Girl Who Kicked the Hornet's Nest Lacks Sting

The Girl Who Kicked the Hornet's [sic] Nest

Directed by Daniel Alfredson

Swedish, 147 mins. Rated R (for scattered unpleasant references, violence)

* * 1/2

Novelist Stieg Larsson left behind most of a fourth “Girl Who” sequel when he died in 2004, and plot synopses for a fifth and sixth book. But, if parts two and three of the film adaptations of Larsson’s books are any indication, this may not be a good thing. Although Larsson was, at his death, the world’s second biggest-selling author, it appears to me that the franchise has pretty much played out the string. The Girl Who Kicked the Hornet’s Nest has only made about $4.4 million in its U.S. release thus far and it’s hard to envision it earning much more--it’s simply a so-so movie that deserves its so-so response.

At the end of part two--and don’t even dream of seeing this one unless you catch parts one and two on video--our anti-heroine Lisbeth Salander (Noomi Rapace) was being flown in for emergency surgery--covered in filth and gore and with a bullet lodged in her brain. Well, of course, she survives or there is no part three! The title of the third installment is, however, curious. Lisbeth doesn’t do much kicking because she’s in a hospital room or a prison cell for nearly the entire movie. Part three really centers on crusading journalist Mikael Blomkvist (Michael Nyqvist) and his obsession with clearing Lisbeth from the attempted murder charges that hang over her. Opposing his efforts is a secret rogue security force determined to keep a dirty Swedish government secret, even if it means either killing Lisbeth, or putting her back in the nuthouse forever. There are several other baddies floating about, including a neo-Nazi motorcycle gang, Lisbeth’s father, and her half brother, the monstrous Ronald Niedermann (Micke Spreitz).

The plot is thin and largely revolves around whether Blomkvist will release a Millenimum Magazine exposé before the good guys get killed. This segues to a rather standard courtroom drama, complete with the sort of last-minute revelations you’ve come to expect in such movies. Only toward the end of the film do we get action sequences in keeping with the first two films and even here Rapace lacks the fire she’s previously exuded. She plays the part of a woman who is defiant, but definitely worn down by her various ordeals. She plays the part well, but a vulnerable Lisbeth simply isn’t as enticing as what we’ve come to expect. Put it this way--there’s a world of difference between watching the diminutive Lisbeth kick a motorcyclist’s butt and waiting to see if she’ll ever use the phrase “thank you.”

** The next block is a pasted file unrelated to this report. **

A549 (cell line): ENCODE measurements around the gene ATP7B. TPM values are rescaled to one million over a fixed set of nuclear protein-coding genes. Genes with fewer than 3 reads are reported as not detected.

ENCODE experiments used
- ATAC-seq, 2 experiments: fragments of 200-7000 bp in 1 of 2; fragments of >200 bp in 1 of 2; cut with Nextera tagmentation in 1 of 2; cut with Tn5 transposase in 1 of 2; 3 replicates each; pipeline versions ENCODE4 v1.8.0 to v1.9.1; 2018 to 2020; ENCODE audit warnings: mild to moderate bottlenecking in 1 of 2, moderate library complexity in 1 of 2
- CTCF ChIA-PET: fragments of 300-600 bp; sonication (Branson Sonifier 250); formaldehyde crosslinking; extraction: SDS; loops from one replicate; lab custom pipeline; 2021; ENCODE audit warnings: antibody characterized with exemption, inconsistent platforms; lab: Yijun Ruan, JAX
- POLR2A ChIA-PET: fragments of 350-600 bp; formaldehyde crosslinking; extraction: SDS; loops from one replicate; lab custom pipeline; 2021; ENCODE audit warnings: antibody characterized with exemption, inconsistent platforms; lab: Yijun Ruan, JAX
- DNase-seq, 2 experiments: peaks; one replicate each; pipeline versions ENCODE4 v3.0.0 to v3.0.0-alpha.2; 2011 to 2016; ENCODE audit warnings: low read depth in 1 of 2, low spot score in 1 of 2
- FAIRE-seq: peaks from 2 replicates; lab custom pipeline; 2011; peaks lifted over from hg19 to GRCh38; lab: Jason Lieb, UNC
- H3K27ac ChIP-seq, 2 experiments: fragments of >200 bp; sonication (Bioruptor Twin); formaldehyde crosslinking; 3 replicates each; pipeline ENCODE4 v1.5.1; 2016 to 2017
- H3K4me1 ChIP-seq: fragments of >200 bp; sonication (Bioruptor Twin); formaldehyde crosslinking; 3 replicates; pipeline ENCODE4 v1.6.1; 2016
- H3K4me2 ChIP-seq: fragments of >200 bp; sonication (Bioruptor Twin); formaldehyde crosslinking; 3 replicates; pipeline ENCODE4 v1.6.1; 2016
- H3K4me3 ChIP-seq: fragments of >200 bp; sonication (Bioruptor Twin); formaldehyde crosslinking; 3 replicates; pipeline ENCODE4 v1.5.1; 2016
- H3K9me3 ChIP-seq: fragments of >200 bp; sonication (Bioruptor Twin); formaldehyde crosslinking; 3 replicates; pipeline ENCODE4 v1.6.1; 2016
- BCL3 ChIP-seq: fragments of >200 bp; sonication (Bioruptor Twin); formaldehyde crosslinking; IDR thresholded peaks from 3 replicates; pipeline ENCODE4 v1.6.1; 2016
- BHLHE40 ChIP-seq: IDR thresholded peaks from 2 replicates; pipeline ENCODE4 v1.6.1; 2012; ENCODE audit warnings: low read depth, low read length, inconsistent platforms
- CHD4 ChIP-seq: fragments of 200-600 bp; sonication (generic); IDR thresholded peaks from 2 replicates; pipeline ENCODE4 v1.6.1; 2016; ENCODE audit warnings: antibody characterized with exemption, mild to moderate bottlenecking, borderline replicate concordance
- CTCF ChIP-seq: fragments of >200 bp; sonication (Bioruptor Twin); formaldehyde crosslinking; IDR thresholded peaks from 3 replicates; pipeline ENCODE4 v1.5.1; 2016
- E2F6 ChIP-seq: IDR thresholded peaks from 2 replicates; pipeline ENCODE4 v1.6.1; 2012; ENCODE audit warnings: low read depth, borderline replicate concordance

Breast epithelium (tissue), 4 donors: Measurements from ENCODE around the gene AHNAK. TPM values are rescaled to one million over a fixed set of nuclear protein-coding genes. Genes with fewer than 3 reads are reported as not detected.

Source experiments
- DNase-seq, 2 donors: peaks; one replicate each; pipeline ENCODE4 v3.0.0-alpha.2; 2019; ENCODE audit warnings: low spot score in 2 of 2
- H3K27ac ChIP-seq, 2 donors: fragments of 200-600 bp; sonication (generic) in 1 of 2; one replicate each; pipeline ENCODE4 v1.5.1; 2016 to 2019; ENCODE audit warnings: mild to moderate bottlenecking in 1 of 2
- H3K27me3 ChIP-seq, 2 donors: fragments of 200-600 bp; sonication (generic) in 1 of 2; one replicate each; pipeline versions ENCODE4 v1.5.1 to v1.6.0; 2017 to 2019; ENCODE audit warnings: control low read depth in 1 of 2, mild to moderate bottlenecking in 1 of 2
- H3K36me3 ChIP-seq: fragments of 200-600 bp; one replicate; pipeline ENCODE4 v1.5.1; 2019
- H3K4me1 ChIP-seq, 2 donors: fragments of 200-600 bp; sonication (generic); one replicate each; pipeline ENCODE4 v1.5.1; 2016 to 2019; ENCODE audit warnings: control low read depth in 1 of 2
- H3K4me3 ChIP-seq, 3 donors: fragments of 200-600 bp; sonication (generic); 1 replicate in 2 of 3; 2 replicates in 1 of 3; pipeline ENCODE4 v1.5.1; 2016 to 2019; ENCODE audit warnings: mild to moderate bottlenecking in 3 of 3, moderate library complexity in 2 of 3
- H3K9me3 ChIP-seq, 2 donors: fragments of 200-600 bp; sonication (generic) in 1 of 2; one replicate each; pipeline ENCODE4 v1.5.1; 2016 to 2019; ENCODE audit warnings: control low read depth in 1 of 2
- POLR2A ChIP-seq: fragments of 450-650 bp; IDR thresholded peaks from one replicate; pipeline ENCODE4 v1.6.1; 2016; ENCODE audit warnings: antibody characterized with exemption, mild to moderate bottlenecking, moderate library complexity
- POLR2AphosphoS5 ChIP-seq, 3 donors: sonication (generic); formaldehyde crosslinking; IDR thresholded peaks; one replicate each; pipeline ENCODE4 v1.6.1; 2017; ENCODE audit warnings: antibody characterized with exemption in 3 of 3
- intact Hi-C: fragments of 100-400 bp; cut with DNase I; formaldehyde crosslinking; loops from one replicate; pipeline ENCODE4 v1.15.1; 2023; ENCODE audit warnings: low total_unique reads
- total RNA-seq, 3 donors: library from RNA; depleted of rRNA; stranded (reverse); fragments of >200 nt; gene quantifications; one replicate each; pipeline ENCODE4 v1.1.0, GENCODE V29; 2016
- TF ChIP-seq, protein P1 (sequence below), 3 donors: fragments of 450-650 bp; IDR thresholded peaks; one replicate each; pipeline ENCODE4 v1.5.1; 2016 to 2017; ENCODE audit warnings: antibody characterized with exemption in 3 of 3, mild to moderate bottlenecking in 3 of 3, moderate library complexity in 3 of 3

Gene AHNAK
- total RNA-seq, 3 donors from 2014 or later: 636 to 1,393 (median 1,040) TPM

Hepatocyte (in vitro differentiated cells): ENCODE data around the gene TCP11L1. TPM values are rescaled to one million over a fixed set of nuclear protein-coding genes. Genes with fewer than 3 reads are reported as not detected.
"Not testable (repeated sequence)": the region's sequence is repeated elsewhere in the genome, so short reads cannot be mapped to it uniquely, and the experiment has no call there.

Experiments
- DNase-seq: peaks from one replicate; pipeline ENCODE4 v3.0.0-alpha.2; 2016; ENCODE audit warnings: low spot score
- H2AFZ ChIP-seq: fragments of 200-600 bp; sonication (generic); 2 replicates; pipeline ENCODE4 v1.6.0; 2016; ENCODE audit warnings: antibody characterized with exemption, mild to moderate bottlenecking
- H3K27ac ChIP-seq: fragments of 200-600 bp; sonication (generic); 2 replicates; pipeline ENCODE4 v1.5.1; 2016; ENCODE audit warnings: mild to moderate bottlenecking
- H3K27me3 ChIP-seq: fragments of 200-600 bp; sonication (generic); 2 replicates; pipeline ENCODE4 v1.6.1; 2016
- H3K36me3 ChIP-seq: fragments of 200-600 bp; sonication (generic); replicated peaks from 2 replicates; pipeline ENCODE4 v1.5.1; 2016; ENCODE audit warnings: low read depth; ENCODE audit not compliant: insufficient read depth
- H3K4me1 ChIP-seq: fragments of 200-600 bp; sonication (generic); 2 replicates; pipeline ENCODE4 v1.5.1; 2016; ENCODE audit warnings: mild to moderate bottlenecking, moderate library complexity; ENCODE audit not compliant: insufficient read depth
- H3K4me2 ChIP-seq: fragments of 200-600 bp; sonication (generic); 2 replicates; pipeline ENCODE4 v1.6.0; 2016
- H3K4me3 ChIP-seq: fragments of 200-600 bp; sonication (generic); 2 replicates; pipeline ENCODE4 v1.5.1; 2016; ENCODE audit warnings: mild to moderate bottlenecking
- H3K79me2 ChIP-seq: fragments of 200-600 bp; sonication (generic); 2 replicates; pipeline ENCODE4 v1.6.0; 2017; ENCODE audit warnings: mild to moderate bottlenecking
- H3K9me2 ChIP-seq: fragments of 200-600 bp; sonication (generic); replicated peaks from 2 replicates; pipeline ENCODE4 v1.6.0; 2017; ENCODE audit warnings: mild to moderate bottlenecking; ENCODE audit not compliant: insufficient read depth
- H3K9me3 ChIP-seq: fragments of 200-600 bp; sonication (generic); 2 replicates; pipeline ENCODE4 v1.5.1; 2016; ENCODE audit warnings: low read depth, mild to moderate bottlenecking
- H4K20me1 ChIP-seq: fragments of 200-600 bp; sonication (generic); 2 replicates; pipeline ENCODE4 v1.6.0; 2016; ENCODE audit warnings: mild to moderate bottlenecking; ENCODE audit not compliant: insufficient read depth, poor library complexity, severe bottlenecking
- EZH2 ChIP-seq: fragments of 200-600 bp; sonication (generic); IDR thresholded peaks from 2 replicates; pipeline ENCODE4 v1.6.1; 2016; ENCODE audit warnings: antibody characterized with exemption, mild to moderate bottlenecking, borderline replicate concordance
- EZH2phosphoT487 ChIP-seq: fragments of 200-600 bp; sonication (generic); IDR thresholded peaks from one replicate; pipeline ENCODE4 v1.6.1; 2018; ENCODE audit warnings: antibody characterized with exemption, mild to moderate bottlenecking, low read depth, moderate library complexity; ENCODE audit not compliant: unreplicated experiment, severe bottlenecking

Director Alfredson dropped the ball on several subplot themes that could have beefed up the thin script, including a deeper probing of the affair between Blomkvist and publisher Erika Berger, and more background on the motives of Lisbeth’s psychological tormentor, Dr. Peter Teleborian. And Spreitz was completely wasted in this film, wandering around more like Lurch gone bad than as a fully developed character.

The Girl Who Kicked the Hornet's Nest isn’t a bad film, merely a pedestrian one. Completists will wish to see it, but don’t be surprised if you feel more anti-climax than resolution. After seeing all three I can say that I was thrilled by the first film and diverted by the second and third, but it’s time to put this series to rest. In my view, Hollywood is making a mistake by recasting it and launching an Americanized version of the franchise. The Girl Who Kicked the Hornets’ Nest is a classic metaphor for a concept that’s lost its sting.--LV